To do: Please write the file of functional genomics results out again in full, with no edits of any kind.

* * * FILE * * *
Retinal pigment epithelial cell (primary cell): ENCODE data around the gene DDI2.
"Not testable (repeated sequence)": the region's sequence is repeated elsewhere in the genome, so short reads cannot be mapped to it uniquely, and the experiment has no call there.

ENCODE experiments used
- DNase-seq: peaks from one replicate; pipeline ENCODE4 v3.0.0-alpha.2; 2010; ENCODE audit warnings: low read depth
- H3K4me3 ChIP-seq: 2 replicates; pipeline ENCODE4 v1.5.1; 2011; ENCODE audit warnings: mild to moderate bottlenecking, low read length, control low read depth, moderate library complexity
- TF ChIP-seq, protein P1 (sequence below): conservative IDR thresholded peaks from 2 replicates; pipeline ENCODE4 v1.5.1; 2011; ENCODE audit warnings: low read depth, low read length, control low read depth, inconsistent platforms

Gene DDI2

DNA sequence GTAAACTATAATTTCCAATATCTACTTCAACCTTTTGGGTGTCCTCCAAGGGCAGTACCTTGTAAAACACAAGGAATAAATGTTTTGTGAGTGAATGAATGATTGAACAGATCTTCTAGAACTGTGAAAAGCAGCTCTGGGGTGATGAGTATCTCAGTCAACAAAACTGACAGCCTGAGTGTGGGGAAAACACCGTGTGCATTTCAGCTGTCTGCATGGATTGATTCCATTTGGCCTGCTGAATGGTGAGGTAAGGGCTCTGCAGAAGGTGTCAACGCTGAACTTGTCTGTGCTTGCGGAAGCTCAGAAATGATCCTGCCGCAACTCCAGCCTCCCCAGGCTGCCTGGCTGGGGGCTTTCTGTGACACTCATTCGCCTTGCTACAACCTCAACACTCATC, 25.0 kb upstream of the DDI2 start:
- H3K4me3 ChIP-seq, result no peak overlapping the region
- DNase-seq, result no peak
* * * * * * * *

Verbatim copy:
Retinal pigment epithelial cell (primary cell): ENCODE data around the gene DDI2.
"Not testable (repeated sequence)": the region's sequence is repeated elsewhere in the genome, so short reads cannot be mapped to it uniquely, and the experiment has no call there.

ENCODE experiments used
- DNase-seq: peaks from one replicate; pipeline ENCODE4 v3.0.0-alpha.2; 2010; ENCODE audit warnings: low read depth
- H3K4me3 ChIP-seq: 2 replicates; pipeline ENCODE4 v1.5.1; 2011; ENCODE audit warnings: mild to moderate bottlenecking, low read length, control low read depth, moderate library complexity
- TF ChIP-seq, protein P1 (sequence below): conservative IDR thresholded peaks from 2 replicates; pipeline ENCODE4 v1.5.1; 2011; ENCODE audit warnings: low read depth, low read length, control low read depth, inconsistent platforms

Gene DDI2

DNA sequence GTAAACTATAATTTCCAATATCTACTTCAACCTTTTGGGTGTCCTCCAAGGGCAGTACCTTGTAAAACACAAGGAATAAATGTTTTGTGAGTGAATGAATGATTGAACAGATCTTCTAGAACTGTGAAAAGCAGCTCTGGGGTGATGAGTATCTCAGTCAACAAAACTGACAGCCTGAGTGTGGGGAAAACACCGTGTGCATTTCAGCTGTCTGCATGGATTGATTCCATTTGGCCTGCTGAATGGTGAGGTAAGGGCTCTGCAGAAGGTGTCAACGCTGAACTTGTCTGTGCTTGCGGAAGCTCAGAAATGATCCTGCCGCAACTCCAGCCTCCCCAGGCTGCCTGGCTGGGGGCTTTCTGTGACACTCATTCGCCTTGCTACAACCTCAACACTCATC, 25.0 kb upstream of the DDI2 start:
- H3K4me3 ChIP-seq, result no peak overlapping the region
- DNase-seq, result no peak